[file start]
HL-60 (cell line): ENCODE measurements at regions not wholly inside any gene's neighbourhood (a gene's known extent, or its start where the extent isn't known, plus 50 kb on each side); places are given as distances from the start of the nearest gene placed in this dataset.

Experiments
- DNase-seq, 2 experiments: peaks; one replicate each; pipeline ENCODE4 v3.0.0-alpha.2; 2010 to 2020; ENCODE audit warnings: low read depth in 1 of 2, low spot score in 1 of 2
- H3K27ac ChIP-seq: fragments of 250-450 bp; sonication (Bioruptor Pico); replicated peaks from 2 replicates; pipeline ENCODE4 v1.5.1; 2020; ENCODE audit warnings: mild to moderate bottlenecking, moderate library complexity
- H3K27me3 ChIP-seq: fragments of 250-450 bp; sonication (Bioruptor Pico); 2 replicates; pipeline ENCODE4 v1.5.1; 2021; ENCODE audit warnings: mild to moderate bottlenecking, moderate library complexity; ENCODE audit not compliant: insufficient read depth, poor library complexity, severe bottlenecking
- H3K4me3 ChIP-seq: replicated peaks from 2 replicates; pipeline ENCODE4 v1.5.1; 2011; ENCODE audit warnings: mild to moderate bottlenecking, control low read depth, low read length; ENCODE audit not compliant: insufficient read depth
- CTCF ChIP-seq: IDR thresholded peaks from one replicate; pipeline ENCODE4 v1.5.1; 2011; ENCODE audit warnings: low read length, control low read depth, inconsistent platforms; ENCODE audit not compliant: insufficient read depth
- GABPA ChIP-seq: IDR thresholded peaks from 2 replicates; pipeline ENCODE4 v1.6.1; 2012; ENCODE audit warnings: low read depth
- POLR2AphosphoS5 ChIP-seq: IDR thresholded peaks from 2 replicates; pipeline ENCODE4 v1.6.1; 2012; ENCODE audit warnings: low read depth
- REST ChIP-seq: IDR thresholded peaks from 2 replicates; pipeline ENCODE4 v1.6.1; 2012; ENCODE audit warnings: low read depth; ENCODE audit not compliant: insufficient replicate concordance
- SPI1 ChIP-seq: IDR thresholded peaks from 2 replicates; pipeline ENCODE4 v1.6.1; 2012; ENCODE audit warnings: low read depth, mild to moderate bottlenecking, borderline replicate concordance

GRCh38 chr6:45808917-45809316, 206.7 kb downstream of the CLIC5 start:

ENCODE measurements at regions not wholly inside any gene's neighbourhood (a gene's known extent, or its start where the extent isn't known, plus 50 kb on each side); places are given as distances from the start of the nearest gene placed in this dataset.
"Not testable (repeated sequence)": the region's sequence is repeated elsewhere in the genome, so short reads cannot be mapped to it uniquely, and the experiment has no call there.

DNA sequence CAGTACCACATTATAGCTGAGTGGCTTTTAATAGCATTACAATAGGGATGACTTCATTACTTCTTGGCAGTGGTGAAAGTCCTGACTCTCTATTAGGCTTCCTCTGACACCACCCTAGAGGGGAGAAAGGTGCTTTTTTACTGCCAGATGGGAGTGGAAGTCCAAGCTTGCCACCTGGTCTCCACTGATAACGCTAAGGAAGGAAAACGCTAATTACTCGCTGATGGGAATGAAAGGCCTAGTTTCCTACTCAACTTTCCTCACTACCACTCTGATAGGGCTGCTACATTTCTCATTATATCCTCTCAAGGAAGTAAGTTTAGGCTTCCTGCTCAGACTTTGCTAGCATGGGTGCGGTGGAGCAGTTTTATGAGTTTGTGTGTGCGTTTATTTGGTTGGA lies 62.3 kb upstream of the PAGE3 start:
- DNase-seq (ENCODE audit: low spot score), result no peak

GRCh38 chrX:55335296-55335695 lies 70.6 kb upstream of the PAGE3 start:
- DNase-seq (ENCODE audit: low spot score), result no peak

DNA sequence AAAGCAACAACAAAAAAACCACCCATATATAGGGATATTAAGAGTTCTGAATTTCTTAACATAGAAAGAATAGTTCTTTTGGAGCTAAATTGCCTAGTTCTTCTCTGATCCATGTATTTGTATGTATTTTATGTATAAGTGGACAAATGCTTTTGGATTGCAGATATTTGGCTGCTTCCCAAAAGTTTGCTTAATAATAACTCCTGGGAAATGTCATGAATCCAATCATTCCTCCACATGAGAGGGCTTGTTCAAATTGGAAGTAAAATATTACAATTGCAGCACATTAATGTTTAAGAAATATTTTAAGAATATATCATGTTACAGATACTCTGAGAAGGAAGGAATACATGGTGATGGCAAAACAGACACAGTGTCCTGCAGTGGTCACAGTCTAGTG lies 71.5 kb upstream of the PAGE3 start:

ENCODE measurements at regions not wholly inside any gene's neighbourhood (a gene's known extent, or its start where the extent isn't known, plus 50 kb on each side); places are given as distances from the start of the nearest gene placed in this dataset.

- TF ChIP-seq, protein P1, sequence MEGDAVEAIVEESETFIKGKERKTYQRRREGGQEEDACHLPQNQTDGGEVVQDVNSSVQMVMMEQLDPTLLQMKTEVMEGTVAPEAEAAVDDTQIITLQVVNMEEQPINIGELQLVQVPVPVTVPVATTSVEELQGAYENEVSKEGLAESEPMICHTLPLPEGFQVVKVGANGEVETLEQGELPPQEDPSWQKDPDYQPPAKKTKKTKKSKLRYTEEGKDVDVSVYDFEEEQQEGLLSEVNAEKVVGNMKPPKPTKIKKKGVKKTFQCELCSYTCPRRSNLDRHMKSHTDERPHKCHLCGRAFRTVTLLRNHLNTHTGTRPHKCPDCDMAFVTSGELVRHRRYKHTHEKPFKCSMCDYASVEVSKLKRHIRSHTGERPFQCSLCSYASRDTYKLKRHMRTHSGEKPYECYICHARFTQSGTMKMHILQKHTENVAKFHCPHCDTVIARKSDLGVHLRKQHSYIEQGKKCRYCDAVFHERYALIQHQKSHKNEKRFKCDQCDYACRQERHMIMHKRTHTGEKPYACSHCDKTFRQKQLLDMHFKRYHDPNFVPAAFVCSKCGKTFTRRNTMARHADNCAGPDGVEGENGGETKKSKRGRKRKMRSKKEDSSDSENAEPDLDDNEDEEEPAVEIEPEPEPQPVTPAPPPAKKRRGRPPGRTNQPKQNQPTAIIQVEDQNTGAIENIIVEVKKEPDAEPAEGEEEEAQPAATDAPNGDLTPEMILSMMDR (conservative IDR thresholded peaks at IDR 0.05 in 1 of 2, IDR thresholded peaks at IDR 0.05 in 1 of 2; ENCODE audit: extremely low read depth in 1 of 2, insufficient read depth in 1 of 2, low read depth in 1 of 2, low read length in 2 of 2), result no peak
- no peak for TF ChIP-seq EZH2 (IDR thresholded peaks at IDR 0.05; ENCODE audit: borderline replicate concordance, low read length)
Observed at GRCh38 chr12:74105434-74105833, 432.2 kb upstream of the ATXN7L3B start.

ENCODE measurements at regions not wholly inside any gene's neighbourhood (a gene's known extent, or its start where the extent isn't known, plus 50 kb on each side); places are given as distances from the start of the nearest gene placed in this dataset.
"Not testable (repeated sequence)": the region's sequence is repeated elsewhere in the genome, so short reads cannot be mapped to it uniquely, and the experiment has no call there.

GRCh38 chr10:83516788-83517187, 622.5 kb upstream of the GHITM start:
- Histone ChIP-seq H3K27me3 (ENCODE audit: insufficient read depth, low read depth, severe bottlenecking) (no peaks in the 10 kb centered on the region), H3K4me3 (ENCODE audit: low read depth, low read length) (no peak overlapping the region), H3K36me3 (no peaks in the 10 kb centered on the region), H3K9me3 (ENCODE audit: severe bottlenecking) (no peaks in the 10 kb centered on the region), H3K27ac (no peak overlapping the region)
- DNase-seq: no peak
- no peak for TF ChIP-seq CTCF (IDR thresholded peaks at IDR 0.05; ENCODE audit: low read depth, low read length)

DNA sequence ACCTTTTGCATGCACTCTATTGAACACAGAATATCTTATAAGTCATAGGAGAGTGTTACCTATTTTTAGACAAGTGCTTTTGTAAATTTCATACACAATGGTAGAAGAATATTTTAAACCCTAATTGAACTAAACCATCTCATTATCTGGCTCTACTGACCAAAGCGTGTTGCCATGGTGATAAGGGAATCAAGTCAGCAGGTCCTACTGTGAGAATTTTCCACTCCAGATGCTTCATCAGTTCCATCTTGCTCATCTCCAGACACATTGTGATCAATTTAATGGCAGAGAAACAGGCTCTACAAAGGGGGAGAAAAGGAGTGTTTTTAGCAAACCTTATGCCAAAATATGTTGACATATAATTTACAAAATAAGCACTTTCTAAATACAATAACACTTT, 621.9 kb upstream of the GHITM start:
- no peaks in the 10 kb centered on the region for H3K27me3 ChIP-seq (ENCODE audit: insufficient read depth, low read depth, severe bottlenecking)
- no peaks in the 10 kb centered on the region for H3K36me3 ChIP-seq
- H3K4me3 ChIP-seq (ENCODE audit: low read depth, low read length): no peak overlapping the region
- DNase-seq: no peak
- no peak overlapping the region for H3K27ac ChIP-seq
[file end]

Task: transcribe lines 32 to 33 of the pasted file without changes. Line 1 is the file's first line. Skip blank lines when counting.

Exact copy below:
- no peaks in the 10 kb centered on the region for H3K36me3 ChIP-seq
- H3K4me3 ChIP-seq (ENCODE audit: low read depth, low read length): no peak overlapping the region